ebooks...I'm ambivalent about them. I like that they don't take up room on a shelf, but to sit down and look at one for inspiration? There's just something about sitting staring at a lighted screen that makes it seem like work. Maybe it's my age, having not gown up staring at a screen? If I'm looking for inspiration, it's so much easier to do an internet search on images. Or read blogs like yours or my other favorites.

    That said, there are several new books out this year that I've been looking for at books stores and quilt shops with no success so far. And unless I'm sorely disappointed when I do find them, I will probably buy them new.

  2. Love the altered book art! Interesting statistics. I should have been more specific when I replied to the question. I buy almost all my new books at my favorite quilt shop (Busy Thimble, Litchfield, ME). If she doesn't have it, she will order it for me. In fact, I may be the only person left in the free world who does not buy things on Amazon. I have purchased museum catalogs online, but anything Cyndi can get she will order for me. Such a treasure!

  3. I forgot to mention libraries - that's a no-go for me, at least now. Maybe when I retire, I can get there to use interlibrary loan. The last time I was there, they had a single 3 foot shelf for their entire collection of sewing/needlework, knitting/crochet, gardening and cookbooks. And it was only about half full. Between that and their hours, the library is not currently an option for me.

  4. I am so happy with your philosophy of letting things change. So many times people try us to guilt us for not buying more fabric, books, etc. Everything changes, and if we have run out of money, space, etc., or if we prefer to do things a cheaper or a way that works better for us, we shouldn't have to feel guilty about it. Love all these images you have presented with your survey results.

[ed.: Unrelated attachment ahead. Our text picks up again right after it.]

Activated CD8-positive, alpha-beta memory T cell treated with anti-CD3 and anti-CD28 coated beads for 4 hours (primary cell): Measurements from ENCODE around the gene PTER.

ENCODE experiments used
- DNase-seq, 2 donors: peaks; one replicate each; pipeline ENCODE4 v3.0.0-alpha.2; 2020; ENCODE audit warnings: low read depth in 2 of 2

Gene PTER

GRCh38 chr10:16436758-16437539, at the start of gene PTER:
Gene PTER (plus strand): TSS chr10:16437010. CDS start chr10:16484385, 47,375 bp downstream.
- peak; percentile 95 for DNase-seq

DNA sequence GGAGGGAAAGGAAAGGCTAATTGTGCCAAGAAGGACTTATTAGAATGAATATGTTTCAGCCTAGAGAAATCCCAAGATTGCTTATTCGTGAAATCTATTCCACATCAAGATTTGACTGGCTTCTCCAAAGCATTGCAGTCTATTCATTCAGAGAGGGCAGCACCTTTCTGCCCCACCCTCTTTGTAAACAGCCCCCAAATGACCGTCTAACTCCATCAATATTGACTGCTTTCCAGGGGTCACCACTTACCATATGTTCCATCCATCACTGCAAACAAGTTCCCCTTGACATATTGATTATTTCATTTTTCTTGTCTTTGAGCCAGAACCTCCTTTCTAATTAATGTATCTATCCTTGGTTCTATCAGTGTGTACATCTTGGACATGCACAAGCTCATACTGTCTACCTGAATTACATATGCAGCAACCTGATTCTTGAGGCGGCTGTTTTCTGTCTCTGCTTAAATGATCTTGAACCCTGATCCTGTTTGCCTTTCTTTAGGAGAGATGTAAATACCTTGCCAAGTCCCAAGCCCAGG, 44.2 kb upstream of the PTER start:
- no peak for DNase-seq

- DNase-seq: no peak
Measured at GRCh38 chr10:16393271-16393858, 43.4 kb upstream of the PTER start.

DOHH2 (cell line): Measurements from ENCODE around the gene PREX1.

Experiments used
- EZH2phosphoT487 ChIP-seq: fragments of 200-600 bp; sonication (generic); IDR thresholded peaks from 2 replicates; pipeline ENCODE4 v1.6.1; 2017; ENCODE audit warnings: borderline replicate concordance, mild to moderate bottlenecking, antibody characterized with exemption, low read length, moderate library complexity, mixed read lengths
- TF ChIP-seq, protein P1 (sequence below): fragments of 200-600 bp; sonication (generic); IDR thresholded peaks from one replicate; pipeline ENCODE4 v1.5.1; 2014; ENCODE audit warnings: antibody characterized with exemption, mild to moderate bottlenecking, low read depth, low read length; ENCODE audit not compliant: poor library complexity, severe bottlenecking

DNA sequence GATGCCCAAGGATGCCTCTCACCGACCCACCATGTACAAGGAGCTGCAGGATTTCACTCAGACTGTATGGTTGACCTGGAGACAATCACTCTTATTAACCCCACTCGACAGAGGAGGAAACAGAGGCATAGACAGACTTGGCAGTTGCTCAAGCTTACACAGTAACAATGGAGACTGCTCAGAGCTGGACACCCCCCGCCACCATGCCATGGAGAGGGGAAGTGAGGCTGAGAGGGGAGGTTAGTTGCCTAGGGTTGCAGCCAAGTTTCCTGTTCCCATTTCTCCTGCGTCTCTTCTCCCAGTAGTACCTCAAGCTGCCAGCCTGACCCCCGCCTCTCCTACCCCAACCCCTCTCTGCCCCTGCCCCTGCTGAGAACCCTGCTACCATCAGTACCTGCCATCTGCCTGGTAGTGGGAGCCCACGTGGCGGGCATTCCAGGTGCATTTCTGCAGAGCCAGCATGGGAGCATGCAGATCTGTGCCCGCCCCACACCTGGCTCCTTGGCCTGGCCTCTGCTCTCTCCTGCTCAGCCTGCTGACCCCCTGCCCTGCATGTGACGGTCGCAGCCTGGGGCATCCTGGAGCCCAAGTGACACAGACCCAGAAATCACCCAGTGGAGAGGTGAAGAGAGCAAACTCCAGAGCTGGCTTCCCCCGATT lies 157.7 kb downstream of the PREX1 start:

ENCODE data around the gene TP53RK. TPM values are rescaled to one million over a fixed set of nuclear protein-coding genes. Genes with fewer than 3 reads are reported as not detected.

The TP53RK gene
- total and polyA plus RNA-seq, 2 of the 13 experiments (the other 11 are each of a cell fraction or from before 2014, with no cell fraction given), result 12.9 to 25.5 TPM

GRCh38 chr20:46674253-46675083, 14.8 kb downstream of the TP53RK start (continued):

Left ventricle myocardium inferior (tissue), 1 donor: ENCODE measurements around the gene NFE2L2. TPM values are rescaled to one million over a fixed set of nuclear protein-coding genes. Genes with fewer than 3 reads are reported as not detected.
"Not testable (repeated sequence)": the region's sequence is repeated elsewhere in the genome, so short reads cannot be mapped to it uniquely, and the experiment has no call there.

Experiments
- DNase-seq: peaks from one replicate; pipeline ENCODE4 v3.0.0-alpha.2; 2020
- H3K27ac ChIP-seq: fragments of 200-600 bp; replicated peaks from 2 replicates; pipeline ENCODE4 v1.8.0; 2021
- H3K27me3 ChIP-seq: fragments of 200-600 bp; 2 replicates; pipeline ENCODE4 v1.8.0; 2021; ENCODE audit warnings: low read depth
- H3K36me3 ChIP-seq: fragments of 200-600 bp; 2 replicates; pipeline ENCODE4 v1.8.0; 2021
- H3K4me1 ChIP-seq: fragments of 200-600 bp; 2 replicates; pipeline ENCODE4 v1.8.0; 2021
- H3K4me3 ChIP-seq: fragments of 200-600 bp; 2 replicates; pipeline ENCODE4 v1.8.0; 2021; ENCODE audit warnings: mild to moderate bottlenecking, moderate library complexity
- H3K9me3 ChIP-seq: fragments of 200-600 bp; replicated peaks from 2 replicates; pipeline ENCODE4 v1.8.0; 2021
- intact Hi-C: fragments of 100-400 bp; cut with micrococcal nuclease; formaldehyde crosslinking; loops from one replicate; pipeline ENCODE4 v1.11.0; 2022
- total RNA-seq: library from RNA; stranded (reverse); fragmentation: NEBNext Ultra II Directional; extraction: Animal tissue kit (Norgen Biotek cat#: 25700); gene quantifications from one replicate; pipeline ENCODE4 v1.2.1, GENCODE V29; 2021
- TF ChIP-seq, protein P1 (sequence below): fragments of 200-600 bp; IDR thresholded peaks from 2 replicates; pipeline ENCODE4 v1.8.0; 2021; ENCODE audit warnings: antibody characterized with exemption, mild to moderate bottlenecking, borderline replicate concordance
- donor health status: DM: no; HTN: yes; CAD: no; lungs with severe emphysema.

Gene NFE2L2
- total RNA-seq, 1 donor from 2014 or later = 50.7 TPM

5. Sadly, all you've mentioned is very true. There's one more side to the coin however, and that is for those of us who have taken classes, collected our stash and our books for years, really don't see very many new pattern ideas to entice us to buy. Personally, I've built up my bucket list with the books and magazines herein and am still working on it. The younger sewers, new moms with babies and small children, are embracing quilting in an entirely different fashion. They have zippy fabrics in color combinations I couldn't even attempt to try, jelly rolls, and Pinterest. I'm constantly amazed at their creativity and equally glad to see how much fun they're having. Ebb and flow, we can't change it, but we can still appreciate it.

  6. I'm writing to JustGail regarding her comment that her public library is a "no-go." Why wait for retirement to use ILL? She can log on to the library catalog from her home computer and request away! (Remember to check WorldCat for books not in the regional consortium.) Has JustGail spoken to the library director about the deficiencies in the collection? [All of you should be on a first-name basis with your library director!] If the director and the collection development manager are not quilters, cooks, or crafters then purchases will likely be only what the review literature covers (very little). Recommendations are welcome (and if the staff brush you off, protest (politely) -- they're there to serve you). Support the library by joining the Friends, volunteering, being a Trustee, and by advocating for library services. . . .

    As for book-buying, I'm trying to curb my acquisitions. Most quilt books nowadays have just one or two patterns that appeal to me and often I can figure out how to make the block or the quilt by looking at a single photograph.